The ABC of Oracle Audits

Three building blocks with the letters A, B and C on them stocked on top of each other

Oracle audits its customers to monitor how organisations are using its software.

There are many triggers that could put your organisation in the crosshairs of an Oracle audit.

These include, but aren’t limited to:

  • Acquisitions or mergers
  • Employees running scripts for testing or support purposes
  • Requesting an optimisation from Oracle, or even visiting certain optimisation webpages on its website

Customers who are subject to an audit will receive a notification from Oracle that it is exercising its contractual rights to delve into how the customer is using its software.

Organisations will typically have 45 days to respond to this initial notification and come up with a plan before Oracle conducts its analysis and reports its findings.

Oracle also conduct what many call ‘soft audits’*.

These can occur when an organisation contacts Oracle looking for help managing their licenses, or when it offers to help with their ULA certification.

When Oracle acquires the necessary information to ‘help’, it may pass this information onto its audit teams to review, commencing an official audit process.

Each audit can be different from the last, but they all follow a similar ABC methodology…

The ABC tactic

A is for Audit 

This involves Oracle looking anywhere it can to challenge the customer on its license compliance. In many cases, customers will fall foul of being compliant and therefore rending them ‘noncompliant’ (as defined by Oracle). But this will be partly due to the customer’s misunderstanding of the requests made by Oracle around what they need to provide for the audit, and partly due to the maze of contracts and vague policies that Oracle can utilise to always find something to pull them up on.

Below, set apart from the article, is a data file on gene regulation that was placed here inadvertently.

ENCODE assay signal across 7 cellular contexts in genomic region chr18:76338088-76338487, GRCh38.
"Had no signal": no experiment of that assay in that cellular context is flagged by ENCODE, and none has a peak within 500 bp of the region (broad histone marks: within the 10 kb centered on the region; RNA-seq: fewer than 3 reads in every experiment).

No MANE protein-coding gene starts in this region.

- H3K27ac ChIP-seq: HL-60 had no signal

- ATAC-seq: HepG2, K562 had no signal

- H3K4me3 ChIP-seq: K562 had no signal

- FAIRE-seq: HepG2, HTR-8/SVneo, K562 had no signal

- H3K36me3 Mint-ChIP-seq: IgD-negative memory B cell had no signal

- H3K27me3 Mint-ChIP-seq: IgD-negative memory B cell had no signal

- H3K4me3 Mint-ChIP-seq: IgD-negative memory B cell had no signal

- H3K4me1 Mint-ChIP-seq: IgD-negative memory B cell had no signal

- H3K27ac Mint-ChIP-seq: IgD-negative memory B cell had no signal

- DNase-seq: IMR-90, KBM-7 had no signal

B is for Bargain 

Oracle knows its customer. So, it will know the compliance challenges it will be facing beforehand and will use this as leverage to bargain with once it inevitably finds something to fine the customer for upon completion of the audit.

C is for Close

But fear not weary customer! Oracle has a convenient solution to its self-imposed problem. It will be willing to negotiate or even reduce the fine if the customer agrees to move to Oracle’s Cloud deal. Now, the customer may reduce or even ‘get out’ of the fine, but they have potentially signed up to a multi-year software service that they aren’t ready for, may have no use for, and/ or are paying way over the odds for.

Why it’s good for Oracle

This tactic helps Oracle to inflate its fledgling Cloud numbers (compared to the likes of AWS, Microsoft, and Google) as it struggles to keep up with the bigger names in the Cloud race.

Oracle has created a convenient win/win game for itself:

  1. It imposes an audit on a customer at any time (it chooses the rules).
  2. If the customer doesn’t comply, they will be in breach of their contract (all licensees in their contract agree “to cooperate with Oracle’s audit and provide reasonable assistance and access to information”).
  3. If the customer does comply, Oracle will almost certainly find something they don’t like, and as a result, be subject to fines and pressures to move to Oracle’s Cloud.

So, when it comes to audits, Oracle are self-appointed judge, jury, and executioner. It chooses the game, who can take part, and has already decided the outcome before it’s even begun.

But all is not lost!

How you can navigate license compliance

Organisations are becoming increasingly more aware of Oracle’s audit scare tactics, with more and more options available to them to navigate license compliance.

Support Revolution have 24+ years’ experience helping organisations keep their licensing house in order, and as a previous Oracle Partner, we can help them best prepare for such egregious sales tactics.

Find out more about Oracle’s auditing tactics, and more about its licensing compliance scare tactics in our guide.

Ready to have a chat about improving your Oracle support? 
Contact us today >>

*Oracle ‘soft audits‘.

Oracle Cloud growth.

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